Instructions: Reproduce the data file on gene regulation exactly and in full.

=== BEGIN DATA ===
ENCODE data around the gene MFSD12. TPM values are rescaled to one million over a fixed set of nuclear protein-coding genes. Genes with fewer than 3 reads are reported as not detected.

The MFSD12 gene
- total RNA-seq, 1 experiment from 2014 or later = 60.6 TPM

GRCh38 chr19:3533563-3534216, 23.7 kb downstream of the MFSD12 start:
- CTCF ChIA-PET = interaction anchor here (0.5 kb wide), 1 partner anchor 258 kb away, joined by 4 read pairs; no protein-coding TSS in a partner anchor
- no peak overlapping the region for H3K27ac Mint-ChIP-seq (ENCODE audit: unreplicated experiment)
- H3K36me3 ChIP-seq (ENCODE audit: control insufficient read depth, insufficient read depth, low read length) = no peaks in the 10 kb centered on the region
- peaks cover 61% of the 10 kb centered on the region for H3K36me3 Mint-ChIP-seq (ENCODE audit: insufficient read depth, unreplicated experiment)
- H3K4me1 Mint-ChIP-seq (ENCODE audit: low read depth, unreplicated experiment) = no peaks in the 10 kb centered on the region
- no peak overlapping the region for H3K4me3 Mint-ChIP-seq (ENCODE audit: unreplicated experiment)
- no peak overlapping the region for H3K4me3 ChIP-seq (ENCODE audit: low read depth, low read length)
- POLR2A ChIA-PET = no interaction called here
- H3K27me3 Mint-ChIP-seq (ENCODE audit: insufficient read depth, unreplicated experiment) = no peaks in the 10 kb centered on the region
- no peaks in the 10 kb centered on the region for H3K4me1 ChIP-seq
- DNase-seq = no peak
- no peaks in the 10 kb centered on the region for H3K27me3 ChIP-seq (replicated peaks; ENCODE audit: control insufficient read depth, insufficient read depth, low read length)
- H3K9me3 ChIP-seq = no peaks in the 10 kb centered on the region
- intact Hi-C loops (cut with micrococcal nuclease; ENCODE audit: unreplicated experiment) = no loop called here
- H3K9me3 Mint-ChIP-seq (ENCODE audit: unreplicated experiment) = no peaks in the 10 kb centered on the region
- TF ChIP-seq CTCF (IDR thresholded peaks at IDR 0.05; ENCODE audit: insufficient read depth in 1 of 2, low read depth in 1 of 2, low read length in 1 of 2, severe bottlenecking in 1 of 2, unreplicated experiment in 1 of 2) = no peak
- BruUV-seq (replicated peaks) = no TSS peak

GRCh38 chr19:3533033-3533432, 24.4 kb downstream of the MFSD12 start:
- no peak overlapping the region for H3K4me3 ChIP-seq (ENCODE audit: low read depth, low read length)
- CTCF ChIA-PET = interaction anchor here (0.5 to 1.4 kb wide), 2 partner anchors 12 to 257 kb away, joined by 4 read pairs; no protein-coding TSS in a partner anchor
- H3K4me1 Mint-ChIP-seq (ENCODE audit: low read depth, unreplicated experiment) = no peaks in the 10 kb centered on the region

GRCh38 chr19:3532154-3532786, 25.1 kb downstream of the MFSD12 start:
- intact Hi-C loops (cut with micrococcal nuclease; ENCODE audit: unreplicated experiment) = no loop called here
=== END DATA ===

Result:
ENCODE data around the gene MFSD12. TPM values are rescaled to one million over a fixed set of nuclear protein-coding genes. Genes with fewer than 3 reads are reported as not detected.

The MFSD12 gene
- total RNA-seq, 1 experiment from 2014 or later = 60.6 TPM

GRCh38 chr19:3533563-3534216, 23.7 kb downstream of the MFSD12 start:
- CTCF ChIA-PET = interaction anchor here (0.5 kb wide), 1 partner anchor 258 kb away, joined by 4 read pairs; no protein-coding TSS in a partner anchor
- no peak overlapping the region for H3K27ac Mint-ChIP-seq (ENCODE audit: unreplicated experiment)
- H3K36me3 ChIP-seq (ENCODE audit: control insufficient read depth, insufficient read depth, low read length) = no peaks in the 10 kb centered on the region
- peaks cover 61% of the 10 kb centered on the region for H3K36me3 Mint-ChIP-seq (ENCODE audit: insufficient read depth, unreplicated experiment)
- H3K4me1 Mint-ChIP-seq (ENCODE audit: low read depth, unreplicated experiment) = no peaks in the 10 kb centered on the region
- no peak overlapping the region for H3K4me3 Mint-ChIP-seq (ENCODE audit: unreplicated experiment)
- no peak overlapping the region for H3K4me3 ChIP-seq (ENCODE audit: low read depth, low read length)
- POLR2A ChIA-PET = no interaction called here
- H3K27me3 Mint-ChIP-seq (ENCODE audit: insufficient read depth, unreplicated experiment) = no peaks in the 10 kb centered on the region
- no peaks in the 10 kb centered on the region for H3K4me1 ChIP-seq
- DNase-seq = no peak
- no peaks in the 10 kb centered on the region for H3K27me3 ChIP-seq (replicated peaks; ENCODE audit: control insufficient read depth, insufficient read depth, low read length)
- H3K9me3 ChIP-seq = no peaks in the 10 kb centered on the region
- intact Hi-C loops (cut with micrococcal nuclease; ENCODE audit: unreplicated experiment) = no loop called here
- H3K9me3 Mint-ChIP-seq (ENCODE audit: unreplicated experiment) = no peaks in the 10 kb centered on the region
- TF ChIP-seq CTCF (IDR thresholded peaks at IDR 0.05; ENCODE audit: insufficient read depth in 1 of 2, low read depth in 1 of 2, low read length in 1 of 2, severe bottlenecking in 1 of 2, unreplicated experiment in 1 of 2) = no peak
- BruUV-seq (replicated peaks) = no TSS peak

GRCh38 chr19:3533033-3533432, 24.4 kb downstream of the MFSD12 start:
- no peak overlapping the region for H3K4me3 ChIP-seq (ENCODE audit: low read depth, low read length)
- CTCF ChIA-PET = interaction anchor here (0.5 to 1.4 kb wide), 2 partner anchors 12 to 257 kb away, joined by 4 read pairs; no protein-coding TSS in a partner anchor
- H3K4me1 Mint-ChIP-seq (ENCODE audit: low read depth, unreplicated experiment) = no peaks in the 10 kb centered on the region

GRCh38 chr19:3532154-3532786, 25.1 kb downstream of the MFSD12 start:
- intact Hi-C loops (cut with micrococcal nuclease; ENCODE audit: unreplicated experiment) = no loop called here